At the legendary midnight pancakes of January 19/20, 2019, the most important event in the rich history of Escape Room Random Player Theory, co-founder of Room Escape Artist David Spira proposed the Theory of Random Relativity in a predictable act of one-upmanship.
His argument was rooted in the notion that for every story that he has about “some random person in an escape room,” there’s another player who has a story about this time that they were in an escape room with “a pair of random, obsessive escape room bloggers.”
A Modest Proposal
We here at Room Escape Artist like to grapple with the big questions that the escape room world faces.
Escape Room Random Player Theory may be a problem that is limited to the United States, but endless and constant forum discussions about “public vs private” ticketing are an international issue.
The next time you see a public vs private debate, I ask that you shift the discussion to something more important like, “who’s really the random in a public game?”
An ever-so-slightly-used copy of What’s That Smell? The Party Game That Stinks was handed to me by my dear friends Amanda Harris and Drew Nelson in an oversized Ziploc bag. It was in the bag because they were smart. They gave it to me because it’s clear that they harbor some hidden ill will towards me. It was only slightly used because it was not that fun.
We managed a couple of rounds and found a few laughs before we stuffed everything back into the bag… and had more fun and more laughs making a gif.
When I was finished, my nose felt angry, like my smell receptors had just been subjected to an olfactory DDoS attack.
Who is this for?
A shared and harmless yet mediocre experience among friends can be pretty funny.
Bad smells, like poop jokes, are funny.
WowWee’s What’s That Smell? was a scent mystery game where players competed to guess smells.
Core gameplay revolved around scratching, sniffing, guessing, writing funny memories, and questioning your life decisions that led to playing What’s That Smell?.
The box contained 48 scratch & sniff scent cards. Everyone drew a card, scratched, and sniffed.
Then everyone proceeded to fill out three questions on a form:
It’s getting to be that time folks. We’re down to the last few tickets to our brand new tour Escape, Immerse, Explore: The Palace.
This trip to San Francisco is going to be amazing. We’d love to have you join us.
We have updates on a few topics:
Escape The Palace/ Talk Tickets
Tour Schedule Updates
We’ve made a few schedule updates:
The development of Palace Games’ 4th installment is running behind, so we had to pull it from the schedule. In its place, we will have EscapeSF’s Space Bus dock in Palace Games’ parking lot.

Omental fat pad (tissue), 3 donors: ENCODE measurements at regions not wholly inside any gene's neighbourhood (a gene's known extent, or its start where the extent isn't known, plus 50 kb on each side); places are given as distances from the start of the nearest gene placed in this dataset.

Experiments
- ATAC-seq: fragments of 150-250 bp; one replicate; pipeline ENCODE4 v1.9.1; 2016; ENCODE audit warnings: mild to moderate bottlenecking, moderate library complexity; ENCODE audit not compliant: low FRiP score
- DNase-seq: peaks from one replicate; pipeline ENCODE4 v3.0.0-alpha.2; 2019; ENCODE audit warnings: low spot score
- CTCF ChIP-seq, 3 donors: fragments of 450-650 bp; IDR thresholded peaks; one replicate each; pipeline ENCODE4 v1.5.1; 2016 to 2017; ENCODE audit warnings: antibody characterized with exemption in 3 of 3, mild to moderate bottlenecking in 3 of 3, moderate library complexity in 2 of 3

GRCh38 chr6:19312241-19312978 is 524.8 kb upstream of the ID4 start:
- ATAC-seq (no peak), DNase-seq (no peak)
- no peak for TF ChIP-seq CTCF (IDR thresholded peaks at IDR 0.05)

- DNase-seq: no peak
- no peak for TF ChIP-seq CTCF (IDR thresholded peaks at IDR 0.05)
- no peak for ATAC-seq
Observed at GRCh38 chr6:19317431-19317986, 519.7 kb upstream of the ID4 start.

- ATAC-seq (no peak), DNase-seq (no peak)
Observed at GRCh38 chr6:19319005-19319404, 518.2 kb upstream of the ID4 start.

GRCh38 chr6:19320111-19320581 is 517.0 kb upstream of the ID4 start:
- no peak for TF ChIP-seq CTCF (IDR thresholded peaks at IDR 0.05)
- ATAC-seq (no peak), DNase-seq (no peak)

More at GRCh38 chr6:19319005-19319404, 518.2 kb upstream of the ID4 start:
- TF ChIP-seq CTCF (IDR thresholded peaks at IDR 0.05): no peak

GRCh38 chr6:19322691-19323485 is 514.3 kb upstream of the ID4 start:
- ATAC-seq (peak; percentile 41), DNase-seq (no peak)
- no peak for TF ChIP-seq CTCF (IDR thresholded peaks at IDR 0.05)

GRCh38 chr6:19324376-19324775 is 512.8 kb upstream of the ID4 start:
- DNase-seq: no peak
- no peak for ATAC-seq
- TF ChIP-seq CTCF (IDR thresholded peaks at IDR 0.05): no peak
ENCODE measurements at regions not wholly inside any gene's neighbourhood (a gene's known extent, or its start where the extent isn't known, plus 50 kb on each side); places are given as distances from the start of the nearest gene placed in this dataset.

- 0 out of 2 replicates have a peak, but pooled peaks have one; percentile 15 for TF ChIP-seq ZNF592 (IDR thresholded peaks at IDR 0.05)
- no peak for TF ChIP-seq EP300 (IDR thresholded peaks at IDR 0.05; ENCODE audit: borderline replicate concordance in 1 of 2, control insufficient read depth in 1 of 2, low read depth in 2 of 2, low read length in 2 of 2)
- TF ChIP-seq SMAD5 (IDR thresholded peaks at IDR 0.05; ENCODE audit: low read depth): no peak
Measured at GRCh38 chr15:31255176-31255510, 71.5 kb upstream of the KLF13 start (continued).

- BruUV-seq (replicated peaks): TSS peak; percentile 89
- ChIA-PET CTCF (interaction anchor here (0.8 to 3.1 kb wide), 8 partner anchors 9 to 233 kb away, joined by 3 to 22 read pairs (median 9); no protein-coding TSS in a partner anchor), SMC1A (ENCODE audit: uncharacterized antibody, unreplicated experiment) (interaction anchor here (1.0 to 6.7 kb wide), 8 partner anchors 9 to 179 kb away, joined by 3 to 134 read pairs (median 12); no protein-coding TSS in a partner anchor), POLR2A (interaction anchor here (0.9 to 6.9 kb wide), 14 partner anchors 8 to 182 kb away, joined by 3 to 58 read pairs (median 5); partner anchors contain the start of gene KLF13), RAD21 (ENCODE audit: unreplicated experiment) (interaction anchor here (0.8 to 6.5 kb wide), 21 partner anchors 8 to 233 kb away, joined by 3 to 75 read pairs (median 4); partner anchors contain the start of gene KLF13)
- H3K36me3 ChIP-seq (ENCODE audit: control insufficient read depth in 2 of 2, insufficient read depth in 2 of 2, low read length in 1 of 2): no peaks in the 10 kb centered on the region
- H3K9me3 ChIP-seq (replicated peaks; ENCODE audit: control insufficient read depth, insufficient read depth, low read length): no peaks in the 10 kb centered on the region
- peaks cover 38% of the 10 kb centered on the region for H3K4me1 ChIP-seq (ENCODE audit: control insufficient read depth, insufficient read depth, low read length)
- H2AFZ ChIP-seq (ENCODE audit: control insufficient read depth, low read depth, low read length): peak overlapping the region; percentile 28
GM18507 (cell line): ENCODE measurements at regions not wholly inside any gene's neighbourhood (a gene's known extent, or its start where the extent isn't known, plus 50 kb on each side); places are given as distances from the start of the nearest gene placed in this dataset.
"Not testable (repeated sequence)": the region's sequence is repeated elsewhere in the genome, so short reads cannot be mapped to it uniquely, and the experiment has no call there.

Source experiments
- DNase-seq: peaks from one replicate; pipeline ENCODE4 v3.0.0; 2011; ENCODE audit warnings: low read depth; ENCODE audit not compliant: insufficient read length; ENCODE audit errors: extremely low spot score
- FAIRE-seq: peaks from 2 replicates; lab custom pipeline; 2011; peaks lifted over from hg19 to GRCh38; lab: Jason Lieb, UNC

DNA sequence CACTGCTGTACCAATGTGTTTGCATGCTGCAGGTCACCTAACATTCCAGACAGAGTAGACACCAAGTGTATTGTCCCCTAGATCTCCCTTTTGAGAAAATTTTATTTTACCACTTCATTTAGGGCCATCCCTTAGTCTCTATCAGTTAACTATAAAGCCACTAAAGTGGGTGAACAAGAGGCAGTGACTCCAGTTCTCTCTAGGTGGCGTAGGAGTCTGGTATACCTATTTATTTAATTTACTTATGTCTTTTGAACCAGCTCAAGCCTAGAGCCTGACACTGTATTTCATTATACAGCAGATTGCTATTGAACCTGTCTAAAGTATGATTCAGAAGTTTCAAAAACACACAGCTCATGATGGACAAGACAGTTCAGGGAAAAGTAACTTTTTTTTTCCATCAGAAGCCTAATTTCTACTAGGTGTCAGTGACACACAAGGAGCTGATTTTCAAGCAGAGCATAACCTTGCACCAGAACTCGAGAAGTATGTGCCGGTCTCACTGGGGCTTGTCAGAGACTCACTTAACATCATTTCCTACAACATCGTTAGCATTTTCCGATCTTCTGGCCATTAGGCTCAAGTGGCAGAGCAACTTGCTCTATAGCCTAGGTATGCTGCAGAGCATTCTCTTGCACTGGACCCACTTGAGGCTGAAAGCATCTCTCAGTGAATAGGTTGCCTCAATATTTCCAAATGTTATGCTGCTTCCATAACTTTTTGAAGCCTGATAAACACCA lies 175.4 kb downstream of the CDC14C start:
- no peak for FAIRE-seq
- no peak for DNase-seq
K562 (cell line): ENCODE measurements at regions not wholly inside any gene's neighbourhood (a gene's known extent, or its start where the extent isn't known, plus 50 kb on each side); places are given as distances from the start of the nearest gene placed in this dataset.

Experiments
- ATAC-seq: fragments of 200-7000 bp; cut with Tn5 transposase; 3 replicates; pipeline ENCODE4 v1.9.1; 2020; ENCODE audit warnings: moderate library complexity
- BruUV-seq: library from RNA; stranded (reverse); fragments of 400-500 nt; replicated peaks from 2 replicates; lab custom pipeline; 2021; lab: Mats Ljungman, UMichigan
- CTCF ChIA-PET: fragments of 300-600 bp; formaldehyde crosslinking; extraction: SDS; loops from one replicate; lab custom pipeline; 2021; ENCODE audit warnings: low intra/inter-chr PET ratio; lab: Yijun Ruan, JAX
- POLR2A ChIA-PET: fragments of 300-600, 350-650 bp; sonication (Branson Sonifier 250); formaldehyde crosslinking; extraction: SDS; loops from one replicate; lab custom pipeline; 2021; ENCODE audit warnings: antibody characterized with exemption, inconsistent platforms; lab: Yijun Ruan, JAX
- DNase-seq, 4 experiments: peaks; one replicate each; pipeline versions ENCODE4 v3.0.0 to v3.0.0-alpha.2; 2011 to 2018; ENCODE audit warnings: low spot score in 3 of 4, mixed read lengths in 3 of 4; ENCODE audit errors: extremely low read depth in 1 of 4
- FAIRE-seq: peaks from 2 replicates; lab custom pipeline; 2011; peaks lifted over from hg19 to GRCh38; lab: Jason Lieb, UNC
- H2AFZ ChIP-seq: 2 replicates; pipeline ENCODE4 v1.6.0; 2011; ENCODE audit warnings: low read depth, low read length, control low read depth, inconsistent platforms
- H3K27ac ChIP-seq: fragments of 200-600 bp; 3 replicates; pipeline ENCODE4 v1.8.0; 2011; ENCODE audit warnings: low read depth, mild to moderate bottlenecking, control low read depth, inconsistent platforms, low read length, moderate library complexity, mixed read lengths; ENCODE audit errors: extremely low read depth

Additionally, we will now be running Escape The Palace as a group event. This large-scale event requires a minimum of 30 people. We’re thrilled to include it on our tour. All ticket holders will play Escape the Palace together.
The absolute last day that we’ll be selling tickets is April 10th (if we don’t sell out first).
Hotel Deal Deadline
We have a group rate for a local hotel that ends on April 1st. If you’d like all the hotel information, book your tour tickets before April 1st.
If you’ve played some of the games on this tour already, but you still want to be a part of this event, this is the ticket for you.
With a partial ticket, you will play 2 escape rooms (instead of 4). You will participate in all the other parts of the tour including:
Lisa and David as escape room tour guides
Sunday Escape The Palace group event with all tour participants
A talk by Lisa and David
One group meal
Networking with other tour attendees
The option to play an escape room with Lisa or David
Teammates who are as excited about this trip as you are!
… and surprises!
To purchase a partial ticket, contact us. Please include a note with which game(s) you’ve ALREADY played. Please select Weekend ($499) or Weekday ($449).
Including partial tickets in the tour is a bit of a logistical complication on our end. To make this go smoothly, we’re skipping the order form and asking you to just contact us.
Escape The Palace/ Talk Tickets
This ticket type is geared toward San Francisco locals who have played all the games at Palace Games. It includes the Escape the Palace group event, a talk by Lisa and David, and a meal.
These activities will all take place on Sunday, June 2.
This ticket gives you the opportunity to meet all the wonderful folks coming to San Francisco for this event.